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Alaska Joins Legal Battle to Ensure Right to Bear Arms


December 07, 2009

At the direction of Governor Sean Parnell, the State of Alaska announced last week that it has joined the legal battle to prohibit state and local governments from denying individual Americans their right to bear arms, which is provided under the Second Amendment of the United States Constitution.

Attorney General Dan Sullivan, along with his counterparts in three dozen other states, recently signed on to a friend-of-the-court brief in the case of McDonald v. City of Chicago, now pending before the U.S. Supreme Court. Alaska had previously joined other states in successfully petitioning the court to hear the case, in which Chicago firearm owners challenge a handgun ban in the city.

Last year, in District of Columbia v. Heller, the high court overturned a similar handgun ban in the nation's capital, which is a federal enclave. That ruling did not resolve whether such a ban would be permissible when imposed by city governments or state legislatures.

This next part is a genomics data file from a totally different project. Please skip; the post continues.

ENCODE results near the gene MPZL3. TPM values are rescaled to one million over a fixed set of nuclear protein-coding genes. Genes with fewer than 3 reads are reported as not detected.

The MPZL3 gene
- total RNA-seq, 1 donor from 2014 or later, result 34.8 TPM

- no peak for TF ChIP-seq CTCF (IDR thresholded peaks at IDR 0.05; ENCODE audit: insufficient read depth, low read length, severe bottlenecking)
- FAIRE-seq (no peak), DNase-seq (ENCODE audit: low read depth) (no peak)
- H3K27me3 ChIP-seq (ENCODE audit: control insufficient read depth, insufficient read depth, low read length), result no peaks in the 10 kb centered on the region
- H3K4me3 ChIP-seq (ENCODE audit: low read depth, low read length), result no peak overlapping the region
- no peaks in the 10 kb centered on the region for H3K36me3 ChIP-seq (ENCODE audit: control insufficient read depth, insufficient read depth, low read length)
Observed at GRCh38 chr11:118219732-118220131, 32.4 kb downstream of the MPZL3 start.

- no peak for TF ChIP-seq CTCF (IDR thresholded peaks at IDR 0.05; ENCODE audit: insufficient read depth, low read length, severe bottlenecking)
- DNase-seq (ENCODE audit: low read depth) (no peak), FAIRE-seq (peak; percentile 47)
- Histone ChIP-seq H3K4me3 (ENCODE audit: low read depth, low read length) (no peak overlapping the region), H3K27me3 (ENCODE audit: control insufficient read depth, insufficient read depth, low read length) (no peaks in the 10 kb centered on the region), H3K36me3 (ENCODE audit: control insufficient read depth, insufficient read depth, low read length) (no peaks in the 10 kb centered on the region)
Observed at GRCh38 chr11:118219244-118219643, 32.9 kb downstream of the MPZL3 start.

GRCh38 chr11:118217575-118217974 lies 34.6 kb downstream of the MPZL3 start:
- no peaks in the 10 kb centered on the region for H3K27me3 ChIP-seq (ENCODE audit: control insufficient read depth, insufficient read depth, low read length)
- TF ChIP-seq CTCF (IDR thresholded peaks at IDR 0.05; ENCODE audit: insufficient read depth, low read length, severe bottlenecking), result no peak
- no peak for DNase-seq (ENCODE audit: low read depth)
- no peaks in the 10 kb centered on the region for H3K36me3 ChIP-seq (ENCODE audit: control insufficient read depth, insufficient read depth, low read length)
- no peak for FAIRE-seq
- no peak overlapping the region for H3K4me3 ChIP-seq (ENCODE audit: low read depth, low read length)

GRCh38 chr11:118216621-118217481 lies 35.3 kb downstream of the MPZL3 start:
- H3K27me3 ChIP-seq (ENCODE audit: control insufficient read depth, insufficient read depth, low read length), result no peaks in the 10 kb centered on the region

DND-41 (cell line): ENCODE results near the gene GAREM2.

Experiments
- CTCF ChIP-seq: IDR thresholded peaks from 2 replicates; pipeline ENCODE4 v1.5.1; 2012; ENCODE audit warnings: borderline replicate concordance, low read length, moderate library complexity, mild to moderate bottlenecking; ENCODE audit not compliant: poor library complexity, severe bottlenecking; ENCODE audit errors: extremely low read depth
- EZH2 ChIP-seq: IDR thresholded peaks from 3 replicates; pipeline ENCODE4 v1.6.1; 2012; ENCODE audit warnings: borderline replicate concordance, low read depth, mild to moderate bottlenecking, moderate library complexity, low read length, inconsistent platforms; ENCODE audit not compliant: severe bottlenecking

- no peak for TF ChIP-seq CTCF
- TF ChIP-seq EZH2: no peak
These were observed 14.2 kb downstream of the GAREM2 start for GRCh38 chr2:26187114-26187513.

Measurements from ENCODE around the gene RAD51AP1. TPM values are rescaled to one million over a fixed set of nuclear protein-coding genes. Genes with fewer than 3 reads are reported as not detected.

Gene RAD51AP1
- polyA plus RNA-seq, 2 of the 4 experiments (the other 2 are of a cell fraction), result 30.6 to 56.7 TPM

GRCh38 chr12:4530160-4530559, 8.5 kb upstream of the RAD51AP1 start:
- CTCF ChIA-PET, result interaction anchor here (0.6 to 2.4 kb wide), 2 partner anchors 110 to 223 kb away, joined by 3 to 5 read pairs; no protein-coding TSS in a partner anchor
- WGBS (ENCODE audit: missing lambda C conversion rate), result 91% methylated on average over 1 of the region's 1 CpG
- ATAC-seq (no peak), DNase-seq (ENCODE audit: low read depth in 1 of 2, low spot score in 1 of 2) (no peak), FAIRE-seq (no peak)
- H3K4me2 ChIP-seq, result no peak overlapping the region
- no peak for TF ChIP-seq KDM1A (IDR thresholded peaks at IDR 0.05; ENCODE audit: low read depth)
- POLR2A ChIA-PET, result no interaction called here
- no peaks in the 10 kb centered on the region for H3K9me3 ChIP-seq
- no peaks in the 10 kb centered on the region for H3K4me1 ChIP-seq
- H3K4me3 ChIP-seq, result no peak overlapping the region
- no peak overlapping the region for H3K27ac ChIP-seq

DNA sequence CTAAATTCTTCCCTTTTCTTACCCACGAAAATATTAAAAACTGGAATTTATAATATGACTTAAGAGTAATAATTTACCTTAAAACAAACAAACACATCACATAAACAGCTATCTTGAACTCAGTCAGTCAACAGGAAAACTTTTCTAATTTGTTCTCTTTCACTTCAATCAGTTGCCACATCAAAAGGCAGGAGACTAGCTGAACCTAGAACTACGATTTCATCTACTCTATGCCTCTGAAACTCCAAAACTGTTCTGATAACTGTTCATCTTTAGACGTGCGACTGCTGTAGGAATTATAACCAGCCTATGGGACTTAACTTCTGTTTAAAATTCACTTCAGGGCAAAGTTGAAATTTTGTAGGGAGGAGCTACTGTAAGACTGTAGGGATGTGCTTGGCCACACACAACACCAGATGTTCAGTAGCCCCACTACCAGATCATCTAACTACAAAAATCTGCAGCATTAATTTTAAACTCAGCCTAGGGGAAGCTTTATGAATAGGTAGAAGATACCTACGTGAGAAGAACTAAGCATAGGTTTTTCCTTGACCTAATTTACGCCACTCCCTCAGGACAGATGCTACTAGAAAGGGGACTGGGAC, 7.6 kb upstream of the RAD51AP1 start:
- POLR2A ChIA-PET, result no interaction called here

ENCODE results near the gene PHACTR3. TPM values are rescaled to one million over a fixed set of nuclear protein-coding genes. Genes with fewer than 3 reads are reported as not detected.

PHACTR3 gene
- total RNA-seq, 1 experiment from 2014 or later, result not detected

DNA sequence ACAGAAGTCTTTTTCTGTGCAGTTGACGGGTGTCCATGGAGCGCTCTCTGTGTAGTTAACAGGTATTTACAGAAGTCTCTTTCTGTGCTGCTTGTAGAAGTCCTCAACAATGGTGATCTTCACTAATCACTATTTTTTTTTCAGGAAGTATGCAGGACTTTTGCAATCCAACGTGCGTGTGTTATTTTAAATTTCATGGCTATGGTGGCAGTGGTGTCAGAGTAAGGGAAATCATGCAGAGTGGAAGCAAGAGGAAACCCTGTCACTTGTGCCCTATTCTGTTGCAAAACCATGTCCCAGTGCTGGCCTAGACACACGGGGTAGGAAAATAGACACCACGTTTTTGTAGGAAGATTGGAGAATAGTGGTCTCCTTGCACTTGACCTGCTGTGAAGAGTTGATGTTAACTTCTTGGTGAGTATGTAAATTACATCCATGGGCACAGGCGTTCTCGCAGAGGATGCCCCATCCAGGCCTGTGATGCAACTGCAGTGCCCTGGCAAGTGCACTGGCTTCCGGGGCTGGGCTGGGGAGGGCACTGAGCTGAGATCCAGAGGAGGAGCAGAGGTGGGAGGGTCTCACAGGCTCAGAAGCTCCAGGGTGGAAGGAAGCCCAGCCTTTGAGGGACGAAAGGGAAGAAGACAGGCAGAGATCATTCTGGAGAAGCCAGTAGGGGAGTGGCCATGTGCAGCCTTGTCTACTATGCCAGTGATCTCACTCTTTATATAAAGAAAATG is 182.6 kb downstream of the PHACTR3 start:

"The right to bear arms is so fundamental because implicitly it is the means through which all of our other rights are secured," Governor Parnell said. "Whether in rural Alaska or inner-city Chicago, this is a right Americans must have, regardless of where they live or where they travel."

"We expect the gun owners to prevail in the case," said Attorney General Sullivan. "The Supreme Court consistently has found that the individual rights in the Bill of Rights must be recognized by state and local governments, thanks to the 'due process' clause of the Fourteenth Amendment. As Alaskans, whose way of life is dependent to such a large degree on the right to bear arms, it's important that we stand up for this principle."



Source of News:

Office of the Governor



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